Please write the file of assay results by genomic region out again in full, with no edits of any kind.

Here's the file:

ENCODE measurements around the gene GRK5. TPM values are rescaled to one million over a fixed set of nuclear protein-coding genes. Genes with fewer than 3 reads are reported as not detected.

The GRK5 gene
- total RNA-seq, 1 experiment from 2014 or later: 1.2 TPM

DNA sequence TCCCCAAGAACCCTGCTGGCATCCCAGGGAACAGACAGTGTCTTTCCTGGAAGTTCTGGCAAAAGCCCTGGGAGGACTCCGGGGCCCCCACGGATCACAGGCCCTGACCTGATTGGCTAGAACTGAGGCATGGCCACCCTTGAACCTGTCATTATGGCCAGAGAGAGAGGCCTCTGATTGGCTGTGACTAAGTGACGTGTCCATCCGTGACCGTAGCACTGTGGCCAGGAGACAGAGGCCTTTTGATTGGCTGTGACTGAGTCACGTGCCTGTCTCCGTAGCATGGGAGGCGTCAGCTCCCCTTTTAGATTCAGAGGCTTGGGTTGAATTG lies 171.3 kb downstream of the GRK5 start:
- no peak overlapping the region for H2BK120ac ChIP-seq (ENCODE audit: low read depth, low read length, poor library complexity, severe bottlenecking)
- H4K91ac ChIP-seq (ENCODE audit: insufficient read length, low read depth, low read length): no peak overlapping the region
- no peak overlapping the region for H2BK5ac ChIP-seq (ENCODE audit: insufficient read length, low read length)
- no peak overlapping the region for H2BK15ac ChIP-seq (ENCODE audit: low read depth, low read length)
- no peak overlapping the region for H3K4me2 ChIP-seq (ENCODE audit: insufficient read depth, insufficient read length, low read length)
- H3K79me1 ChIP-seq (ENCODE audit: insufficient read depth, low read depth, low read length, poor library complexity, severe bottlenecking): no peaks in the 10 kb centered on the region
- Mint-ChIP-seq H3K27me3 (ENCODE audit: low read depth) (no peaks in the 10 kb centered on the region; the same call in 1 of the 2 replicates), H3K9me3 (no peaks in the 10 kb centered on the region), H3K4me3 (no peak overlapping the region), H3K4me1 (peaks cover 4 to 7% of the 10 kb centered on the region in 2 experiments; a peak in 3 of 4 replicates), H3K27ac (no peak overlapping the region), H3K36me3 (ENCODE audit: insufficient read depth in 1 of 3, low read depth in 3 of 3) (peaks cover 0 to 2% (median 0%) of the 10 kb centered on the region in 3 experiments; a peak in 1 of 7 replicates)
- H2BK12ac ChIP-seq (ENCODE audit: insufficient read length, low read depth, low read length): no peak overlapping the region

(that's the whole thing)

ENCODE measurements around the gene GRK5. TPM values are rescaled to one million over a fixed set of nuclear protein-coding genes. Genes with fewer than 3 reads are reported as not detected.

The GRK5 gene
- total RNA-seq, 1 experiment from 2014 or later: 1.2 TPM

DNA sequence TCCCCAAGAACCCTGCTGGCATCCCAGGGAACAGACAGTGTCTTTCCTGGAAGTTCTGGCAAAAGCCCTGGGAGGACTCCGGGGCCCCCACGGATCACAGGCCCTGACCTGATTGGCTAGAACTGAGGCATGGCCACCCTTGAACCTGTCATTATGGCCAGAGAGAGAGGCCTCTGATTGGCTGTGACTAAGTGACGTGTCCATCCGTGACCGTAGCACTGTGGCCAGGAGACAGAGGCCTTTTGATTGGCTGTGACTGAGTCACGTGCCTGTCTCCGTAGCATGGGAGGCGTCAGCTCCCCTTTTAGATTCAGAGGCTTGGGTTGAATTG lies 171.3 kb downstream of the GRK5 start:
- no peak overlapping the region for H2BK120ac ChIP-seq (ENCODE audit: low read depth, low read length, poor library complexity, severe bottlenecking)
- H4K91ac ChIP-seq (ENCODE audit: insufficient read length, low read depth, low read length): no peak overlapping the region
- no peak overlapping the region for H2BK5ac ChIP-seq (ENCODE audit: insufficient read length, low read length)
- no peak overlapping the region for H2BK15ac ChIP-seq (ENCODE audit: low read depth, low read length)
- no peak overlapping the region for H3K4me2 ChIP-seq (ENCODE audit: insufficient read depth, insufficient read length, low read length)
- H3K79me1 ChIP-seq (ENCODE audit: insufficient read depth, low read depth, low read length, poor library complexity, severe bottlenecking): no peaks in the 10 kb centered on the region
- Mint-ChIP-seq H3K27me3 (ENCODE audit: low read depth) (no peaks in the 10 kb centered on the region; the same call in 1 of the 2 replicates), H3K9me3 (no peaks in the 10 kb centered on the region), H3K4me3 (no peak overlapping the region), H3K4me1 (peaks cover 4 to 7% of the 10 kb centered on the region in 2 experiments; a peak in 3 of 4 replicates), H3K27ac (no peak overlapping the region), H3K36me3 (ENCODE audit: insufficient read depth in 1 of 3, low read depth in 3 of 3) (peaks cover 0 to 2% (median 0%) of the 10 kb centered on the region in 3 experiments; a peak in 1 of 7 replicates)
- H2BK12ac ChIP-seq (ENCODE audit: insufficient read length, low read depth, low read length): no peak overlapping the region